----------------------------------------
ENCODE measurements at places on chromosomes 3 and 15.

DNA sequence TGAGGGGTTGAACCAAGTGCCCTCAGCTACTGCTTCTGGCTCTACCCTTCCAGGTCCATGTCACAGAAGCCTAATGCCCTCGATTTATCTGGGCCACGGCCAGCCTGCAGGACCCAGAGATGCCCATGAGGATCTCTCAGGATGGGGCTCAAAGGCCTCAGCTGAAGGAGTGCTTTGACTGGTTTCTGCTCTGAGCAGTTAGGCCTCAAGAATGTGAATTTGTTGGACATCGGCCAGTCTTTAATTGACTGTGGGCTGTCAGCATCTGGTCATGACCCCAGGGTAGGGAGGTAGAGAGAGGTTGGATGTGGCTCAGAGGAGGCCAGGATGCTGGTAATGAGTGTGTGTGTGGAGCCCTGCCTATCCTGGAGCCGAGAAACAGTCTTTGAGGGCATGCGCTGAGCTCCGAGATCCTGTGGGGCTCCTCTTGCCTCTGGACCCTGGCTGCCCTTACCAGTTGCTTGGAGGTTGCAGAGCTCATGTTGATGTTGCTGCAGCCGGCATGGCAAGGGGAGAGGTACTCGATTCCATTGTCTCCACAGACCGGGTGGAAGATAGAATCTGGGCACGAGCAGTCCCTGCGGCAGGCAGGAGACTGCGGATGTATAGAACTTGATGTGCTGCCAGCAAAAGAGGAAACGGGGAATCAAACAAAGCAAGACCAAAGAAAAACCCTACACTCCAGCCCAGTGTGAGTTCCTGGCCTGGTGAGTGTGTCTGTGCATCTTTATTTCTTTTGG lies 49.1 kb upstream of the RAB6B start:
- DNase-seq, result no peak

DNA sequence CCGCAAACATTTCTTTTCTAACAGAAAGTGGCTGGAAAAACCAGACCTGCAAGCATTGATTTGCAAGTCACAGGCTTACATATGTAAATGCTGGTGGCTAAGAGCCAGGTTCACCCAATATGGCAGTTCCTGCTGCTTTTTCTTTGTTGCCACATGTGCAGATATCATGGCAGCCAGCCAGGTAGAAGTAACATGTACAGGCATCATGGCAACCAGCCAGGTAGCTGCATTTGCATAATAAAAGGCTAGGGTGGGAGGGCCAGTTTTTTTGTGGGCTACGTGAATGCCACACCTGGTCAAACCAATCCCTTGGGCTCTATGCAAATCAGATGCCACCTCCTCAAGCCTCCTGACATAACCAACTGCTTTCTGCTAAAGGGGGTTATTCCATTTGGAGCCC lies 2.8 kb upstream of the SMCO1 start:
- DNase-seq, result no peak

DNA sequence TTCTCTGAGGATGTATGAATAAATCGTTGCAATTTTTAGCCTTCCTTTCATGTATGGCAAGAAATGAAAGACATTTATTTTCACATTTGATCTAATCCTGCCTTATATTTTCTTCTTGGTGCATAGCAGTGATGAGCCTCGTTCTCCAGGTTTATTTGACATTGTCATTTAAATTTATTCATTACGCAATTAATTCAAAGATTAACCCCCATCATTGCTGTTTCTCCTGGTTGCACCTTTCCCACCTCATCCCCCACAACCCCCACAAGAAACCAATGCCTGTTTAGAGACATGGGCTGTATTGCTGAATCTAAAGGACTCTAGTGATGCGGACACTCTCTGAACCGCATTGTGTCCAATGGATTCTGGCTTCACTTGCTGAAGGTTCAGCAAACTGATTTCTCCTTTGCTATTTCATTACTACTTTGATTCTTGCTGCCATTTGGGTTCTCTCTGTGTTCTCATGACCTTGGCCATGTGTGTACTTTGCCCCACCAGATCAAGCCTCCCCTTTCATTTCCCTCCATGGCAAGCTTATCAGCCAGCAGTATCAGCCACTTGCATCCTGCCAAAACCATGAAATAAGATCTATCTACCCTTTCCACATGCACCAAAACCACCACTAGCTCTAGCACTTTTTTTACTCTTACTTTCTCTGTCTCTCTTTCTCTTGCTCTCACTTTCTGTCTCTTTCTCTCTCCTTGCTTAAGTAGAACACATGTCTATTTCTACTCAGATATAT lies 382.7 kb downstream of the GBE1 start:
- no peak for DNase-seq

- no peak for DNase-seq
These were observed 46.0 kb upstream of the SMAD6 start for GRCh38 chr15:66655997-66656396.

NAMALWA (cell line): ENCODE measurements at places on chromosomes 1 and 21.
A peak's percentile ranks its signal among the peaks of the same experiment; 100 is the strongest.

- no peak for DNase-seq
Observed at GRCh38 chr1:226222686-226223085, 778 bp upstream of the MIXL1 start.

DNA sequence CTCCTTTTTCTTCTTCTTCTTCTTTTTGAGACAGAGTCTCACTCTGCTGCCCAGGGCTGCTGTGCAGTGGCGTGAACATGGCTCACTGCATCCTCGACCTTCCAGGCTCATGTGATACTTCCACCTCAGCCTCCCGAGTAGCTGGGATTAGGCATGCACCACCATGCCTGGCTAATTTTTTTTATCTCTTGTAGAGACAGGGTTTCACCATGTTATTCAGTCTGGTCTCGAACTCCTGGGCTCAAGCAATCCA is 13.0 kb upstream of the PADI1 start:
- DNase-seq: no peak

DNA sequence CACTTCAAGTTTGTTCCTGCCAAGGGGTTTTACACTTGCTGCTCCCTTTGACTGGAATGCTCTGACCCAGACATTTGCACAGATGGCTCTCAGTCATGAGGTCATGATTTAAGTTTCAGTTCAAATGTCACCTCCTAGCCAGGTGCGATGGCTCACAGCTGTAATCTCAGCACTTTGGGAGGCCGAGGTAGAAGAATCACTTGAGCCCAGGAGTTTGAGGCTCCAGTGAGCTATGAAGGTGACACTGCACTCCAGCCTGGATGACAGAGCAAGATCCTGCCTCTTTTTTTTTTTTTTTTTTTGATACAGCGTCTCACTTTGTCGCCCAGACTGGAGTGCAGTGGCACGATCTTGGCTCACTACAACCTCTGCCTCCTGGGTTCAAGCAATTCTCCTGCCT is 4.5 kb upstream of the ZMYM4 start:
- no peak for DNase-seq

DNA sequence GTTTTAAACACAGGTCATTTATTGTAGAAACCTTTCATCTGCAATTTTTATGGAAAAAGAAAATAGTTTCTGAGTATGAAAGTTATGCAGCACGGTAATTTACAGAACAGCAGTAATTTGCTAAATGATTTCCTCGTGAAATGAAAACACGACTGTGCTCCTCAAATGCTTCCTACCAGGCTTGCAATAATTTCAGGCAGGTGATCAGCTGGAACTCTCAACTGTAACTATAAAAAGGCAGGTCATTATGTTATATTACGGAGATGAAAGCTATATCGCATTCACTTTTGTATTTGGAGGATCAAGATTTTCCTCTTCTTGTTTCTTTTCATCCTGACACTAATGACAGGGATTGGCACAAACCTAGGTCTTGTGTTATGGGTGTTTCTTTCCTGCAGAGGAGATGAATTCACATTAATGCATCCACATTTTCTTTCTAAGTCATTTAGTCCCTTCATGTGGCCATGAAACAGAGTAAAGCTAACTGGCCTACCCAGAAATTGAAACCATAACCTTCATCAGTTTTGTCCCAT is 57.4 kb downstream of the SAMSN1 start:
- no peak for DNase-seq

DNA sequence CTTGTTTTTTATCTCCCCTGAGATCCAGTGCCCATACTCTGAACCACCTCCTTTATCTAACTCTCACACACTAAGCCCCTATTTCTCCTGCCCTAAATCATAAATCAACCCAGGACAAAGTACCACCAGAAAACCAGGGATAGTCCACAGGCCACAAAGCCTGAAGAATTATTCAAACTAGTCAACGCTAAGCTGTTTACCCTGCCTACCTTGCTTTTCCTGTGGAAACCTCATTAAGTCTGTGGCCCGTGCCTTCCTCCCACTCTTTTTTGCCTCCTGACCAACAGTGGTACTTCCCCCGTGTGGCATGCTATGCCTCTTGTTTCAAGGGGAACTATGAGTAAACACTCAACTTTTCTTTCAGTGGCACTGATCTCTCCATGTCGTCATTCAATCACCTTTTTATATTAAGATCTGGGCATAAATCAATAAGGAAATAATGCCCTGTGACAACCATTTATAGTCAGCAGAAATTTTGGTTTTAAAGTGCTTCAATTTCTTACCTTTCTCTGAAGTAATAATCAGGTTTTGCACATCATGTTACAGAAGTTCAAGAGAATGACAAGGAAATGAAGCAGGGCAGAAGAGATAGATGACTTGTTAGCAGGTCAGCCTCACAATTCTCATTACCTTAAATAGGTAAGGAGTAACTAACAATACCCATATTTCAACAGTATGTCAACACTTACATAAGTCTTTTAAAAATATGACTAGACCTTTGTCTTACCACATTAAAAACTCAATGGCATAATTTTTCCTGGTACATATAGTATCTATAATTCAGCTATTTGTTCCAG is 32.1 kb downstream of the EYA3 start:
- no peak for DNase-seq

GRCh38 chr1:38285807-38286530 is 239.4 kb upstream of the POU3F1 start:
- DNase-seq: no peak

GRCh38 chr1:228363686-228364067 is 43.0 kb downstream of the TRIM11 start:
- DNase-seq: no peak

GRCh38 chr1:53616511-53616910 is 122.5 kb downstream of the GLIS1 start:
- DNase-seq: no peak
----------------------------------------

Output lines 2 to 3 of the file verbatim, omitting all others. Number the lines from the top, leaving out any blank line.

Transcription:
DNA sequence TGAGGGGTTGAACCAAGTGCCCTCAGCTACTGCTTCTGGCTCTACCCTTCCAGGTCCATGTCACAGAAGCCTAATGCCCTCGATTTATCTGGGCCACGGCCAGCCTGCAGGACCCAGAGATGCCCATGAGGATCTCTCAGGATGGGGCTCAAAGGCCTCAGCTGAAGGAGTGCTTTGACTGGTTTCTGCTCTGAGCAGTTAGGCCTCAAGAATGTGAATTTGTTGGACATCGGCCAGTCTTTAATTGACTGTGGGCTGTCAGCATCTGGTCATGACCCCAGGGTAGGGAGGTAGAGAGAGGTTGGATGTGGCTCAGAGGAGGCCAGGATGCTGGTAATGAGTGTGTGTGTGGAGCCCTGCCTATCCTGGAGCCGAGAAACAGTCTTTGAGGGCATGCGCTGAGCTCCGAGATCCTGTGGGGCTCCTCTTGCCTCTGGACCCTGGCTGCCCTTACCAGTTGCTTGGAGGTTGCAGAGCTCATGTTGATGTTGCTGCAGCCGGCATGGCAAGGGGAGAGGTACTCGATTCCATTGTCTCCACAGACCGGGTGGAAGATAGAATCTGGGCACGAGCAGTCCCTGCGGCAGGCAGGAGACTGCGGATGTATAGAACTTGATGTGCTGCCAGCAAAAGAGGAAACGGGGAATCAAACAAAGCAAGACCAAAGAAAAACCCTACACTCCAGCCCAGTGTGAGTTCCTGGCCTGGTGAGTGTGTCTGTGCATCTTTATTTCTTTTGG lies 49.1 kb upstream of the RAB6B start:
- DNase-seq, result no peak